One of the appealing things about the Bend, Oregon, Spiritual Awareness Community is that we actually do some strange experiments. One of the stranger ones was spending the better part of an hour rhythmically tapping different parts of our bodies. It’s supposed to be some kind of therapy for clearing out bad things locked into our bodies. Yesterday this tapping was mentioned by someone and I asked the group, “What is Tapping?” There ensued a five-minute discussion between several experienced practitioners of Tapping. Hm? Okay. If someone is having a problem that is distracting them then I suppose tapping on one’s body and especially tapping the chakra points would create enough cognitive dissonance to alleviate the first problem.
This kind of experimental thing appeals to me because one never knows when a strange new idea might have some real-world effect that can be explored for useful actions. There are many experimental ideas that have been explored in this Probaway blog. Conan Doyle being Jack the Ripper is unquestionably a weird idea, but I do present a cogent argument with testable assumptions for testing its validity. An idea that has some physical manifestations can be tested in a scientifically responsible way, and these are the kinds of ideas that are worth pursuing. The kind of ideas espoused by St. Augustine of Hippo (354 – 430), such as, “Faith is to believe what you do not see; the reward of this faith is to see what you believe,” can easily lead into pure nonsense. The Tapping routine can be experimented with and probably does have some kinds of observable effects and I am willing to participate with it, at least for a while.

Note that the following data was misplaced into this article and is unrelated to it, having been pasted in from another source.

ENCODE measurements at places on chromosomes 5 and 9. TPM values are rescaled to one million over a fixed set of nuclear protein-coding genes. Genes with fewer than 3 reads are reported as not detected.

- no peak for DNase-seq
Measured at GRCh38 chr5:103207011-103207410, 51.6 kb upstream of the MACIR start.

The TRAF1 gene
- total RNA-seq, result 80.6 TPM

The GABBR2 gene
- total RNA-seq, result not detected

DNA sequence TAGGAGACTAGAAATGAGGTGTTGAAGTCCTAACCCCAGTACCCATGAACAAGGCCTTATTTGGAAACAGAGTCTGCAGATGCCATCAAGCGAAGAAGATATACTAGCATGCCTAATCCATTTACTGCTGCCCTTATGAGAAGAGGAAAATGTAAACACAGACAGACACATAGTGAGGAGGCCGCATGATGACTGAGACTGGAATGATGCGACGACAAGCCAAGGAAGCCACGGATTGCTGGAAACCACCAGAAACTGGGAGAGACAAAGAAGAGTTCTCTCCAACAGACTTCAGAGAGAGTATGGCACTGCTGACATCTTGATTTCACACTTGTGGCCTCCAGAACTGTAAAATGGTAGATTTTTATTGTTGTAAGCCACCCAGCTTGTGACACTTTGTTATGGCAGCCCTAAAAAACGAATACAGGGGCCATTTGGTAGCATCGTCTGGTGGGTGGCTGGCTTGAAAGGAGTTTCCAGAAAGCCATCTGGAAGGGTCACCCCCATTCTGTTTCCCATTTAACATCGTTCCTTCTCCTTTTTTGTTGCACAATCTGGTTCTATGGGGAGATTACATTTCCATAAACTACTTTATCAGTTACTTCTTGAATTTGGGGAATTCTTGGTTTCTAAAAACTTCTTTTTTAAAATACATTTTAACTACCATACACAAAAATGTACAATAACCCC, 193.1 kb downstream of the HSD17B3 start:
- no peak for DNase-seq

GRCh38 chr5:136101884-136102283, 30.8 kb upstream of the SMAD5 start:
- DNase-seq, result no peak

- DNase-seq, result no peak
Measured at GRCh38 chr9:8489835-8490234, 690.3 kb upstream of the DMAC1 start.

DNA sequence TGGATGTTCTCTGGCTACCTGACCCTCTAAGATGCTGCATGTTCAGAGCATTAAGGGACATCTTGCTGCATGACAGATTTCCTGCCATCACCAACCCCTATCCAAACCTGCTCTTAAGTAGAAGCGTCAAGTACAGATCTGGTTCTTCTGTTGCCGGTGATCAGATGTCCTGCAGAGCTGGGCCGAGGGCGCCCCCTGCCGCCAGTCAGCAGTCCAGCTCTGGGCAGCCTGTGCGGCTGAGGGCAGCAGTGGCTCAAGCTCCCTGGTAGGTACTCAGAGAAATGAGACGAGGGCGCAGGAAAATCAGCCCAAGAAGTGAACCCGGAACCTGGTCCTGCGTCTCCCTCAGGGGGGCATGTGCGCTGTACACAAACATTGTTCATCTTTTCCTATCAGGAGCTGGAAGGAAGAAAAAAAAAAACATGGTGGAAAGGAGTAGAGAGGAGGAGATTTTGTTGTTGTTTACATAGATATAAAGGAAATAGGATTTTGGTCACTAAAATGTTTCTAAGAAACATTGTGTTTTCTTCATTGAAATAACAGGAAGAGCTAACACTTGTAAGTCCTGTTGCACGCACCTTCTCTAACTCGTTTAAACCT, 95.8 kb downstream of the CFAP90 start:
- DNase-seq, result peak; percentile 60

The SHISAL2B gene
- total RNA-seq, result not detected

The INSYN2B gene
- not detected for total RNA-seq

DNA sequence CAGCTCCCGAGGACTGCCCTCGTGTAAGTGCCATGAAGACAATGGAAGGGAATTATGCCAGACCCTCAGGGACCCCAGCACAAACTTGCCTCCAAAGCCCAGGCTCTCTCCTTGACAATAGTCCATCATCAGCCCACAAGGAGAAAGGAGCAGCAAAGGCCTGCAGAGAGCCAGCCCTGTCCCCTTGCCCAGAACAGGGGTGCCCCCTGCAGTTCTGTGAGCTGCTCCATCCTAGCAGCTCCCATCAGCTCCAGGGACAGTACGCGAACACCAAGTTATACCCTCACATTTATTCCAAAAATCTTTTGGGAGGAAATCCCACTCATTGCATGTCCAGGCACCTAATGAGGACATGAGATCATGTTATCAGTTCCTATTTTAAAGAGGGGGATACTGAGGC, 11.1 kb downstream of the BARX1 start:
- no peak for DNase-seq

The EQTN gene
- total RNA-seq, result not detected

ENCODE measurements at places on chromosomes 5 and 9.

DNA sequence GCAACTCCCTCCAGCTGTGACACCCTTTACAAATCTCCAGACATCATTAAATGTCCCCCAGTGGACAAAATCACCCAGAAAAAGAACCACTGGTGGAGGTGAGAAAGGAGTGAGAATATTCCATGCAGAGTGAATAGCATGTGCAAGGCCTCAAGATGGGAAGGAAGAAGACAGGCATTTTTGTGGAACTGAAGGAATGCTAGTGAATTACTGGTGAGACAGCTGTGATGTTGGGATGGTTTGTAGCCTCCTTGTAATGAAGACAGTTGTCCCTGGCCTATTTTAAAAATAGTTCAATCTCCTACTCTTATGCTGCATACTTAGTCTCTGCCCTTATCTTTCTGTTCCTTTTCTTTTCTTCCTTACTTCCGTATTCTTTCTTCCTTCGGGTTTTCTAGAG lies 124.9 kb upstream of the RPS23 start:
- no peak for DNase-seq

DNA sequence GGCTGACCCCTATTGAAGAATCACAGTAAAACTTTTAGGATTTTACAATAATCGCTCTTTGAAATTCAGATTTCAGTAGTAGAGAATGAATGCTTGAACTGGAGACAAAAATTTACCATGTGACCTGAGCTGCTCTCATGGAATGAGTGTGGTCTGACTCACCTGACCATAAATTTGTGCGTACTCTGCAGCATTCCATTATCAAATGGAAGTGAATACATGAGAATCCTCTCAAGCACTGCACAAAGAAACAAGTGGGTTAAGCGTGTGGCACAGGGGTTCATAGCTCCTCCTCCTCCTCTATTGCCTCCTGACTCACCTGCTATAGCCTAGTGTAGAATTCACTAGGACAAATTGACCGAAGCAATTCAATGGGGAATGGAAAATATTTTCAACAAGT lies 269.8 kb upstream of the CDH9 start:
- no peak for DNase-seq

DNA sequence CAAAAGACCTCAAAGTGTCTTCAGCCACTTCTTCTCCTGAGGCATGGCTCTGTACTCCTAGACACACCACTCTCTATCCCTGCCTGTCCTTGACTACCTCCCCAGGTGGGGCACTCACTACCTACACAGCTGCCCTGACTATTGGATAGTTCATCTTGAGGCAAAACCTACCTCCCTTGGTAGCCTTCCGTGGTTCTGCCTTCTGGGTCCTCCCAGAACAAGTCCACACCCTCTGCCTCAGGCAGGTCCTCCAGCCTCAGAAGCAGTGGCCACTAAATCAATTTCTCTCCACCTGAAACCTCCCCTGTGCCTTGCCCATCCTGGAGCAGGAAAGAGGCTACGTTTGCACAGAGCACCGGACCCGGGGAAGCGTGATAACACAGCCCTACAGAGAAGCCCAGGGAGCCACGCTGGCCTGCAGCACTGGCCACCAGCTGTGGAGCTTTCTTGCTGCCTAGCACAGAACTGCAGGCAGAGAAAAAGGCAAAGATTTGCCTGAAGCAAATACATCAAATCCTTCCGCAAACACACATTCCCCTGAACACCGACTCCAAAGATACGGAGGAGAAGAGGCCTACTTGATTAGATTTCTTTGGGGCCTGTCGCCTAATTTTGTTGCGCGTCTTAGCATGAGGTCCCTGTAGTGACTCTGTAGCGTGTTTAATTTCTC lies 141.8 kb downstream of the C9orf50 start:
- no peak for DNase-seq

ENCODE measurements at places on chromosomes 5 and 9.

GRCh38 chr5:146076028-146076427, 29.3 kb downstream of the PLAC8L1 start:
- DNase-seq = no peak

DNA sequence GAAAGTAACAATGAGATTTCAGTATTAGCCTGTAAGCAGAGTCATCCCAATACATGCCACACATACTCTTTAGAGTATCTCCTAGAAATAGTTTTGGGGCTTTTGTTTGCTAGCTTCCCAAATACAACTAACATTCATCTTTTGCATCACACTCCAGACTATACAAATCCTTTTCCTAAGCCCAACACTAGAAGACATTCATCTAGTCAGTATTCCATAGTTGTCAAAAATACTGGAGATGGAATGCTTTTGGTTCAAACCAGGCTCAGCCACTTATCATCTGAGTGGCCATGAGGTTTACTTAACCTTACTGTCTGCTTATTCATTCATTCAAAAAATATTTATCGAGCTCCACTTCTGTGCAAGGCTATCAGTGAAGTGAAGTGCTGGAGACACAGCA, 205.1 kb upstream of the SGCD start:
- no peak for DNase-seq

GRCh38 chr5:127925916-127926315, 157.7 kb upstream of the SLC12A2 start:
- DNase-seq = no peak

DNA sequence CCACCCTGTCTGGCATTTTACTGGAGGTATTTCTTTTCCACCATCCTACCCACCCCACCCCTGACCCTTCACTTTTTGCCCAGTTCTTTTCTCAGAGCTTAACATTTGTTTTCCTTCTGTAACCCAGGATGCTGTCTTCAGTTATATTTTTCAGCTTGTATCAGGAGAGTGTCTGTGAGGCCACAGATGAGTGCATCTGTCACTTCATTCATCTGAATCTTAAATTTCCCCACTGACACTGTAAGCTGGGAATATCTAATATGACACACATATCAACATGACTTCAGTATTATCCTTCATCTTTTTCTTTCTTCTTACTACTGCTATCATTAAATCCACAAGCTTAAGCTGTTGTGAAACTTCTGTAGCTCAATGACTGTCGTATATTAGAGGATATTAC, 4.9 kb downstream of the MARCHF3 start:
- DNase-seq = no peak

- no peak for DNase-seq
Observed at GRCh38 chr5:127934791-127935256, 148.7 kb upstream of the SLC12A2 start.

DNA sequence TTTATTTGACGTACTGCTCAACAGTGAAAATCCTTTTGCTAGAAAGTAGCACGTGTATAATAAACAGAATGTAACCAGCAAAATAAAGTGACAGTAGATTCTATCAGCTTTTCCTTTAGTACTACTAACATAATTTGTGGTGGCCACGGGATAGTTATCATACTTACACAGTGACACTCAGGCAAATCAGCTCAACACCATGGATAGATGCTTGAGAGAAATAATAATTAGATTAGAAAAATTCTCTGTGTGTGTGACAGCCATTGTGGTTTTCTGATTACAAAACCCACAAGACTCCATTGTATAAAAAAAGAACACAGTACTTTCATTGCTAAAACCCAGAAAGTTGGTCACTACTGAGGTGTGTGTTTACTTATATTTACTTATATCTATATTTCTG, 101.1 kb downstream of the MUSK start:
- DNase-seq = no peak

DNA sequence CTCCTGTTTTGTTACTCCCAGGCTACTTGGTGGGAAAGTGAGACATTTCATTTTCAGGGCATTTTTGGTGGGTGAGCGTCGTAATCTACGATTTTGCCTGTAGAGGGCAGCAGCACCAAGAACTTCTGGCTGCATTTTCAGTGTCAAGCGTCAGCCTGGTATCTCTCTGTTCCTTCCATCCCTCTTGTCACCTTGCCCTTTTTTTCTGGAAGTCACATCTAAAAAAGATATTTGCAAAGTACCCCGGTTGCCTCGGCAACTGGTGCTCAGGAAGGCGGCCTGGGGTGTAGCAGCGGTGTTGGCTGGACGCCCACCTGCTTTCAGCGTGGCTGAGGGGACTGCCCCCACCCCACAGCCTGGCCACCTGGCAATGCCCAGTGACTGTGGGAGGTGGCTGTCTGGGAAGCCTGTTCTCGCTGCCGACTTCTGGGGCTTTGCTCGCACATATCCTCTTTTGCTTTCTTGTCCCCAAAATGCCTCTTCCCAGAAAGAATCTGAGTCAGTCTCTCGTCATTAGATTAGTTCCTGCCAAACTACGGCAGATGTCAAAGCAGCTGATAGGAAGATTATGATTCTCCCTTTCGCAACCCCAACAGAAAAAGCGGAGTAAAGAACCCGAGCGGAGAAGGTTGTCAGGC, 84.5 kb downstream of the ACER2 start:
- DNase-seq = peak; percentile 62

I even talk to rocks in the labyrinth on Sunday mornings. It’s not because I hear them talking back to me, but because it lets me put my mind into their situation and view myself from their perspective. This last Sunday’s labyrinth walk left me feeling rather humble because to these old rocks I, you and all humanity are very recent and probably extremely transient by their standards. We will be turned back into random atoms in a thousand years but most of these million-year-old stones will still be recognizable as the stones I have talked to. Which of us is significant then? Those stones which are covered by dirt and thus protected from the weather would still be recognizable in a billion years.
The idea of improv therapy is intriguing because it will help us to explore aspects of our beliefs that we might be hesitant to explore in “real life”. We can do this in the improv setting because the roles we will play are obviously artificial and we can thus explore them with a sense of abstract humor. These kinds of games have been used by famous media personalities early in their careers at Second City in Chicago to help them to understand themselves better and society better and thus to be able to relate to all reality better.
We can learn to live our lives better by playing the right games.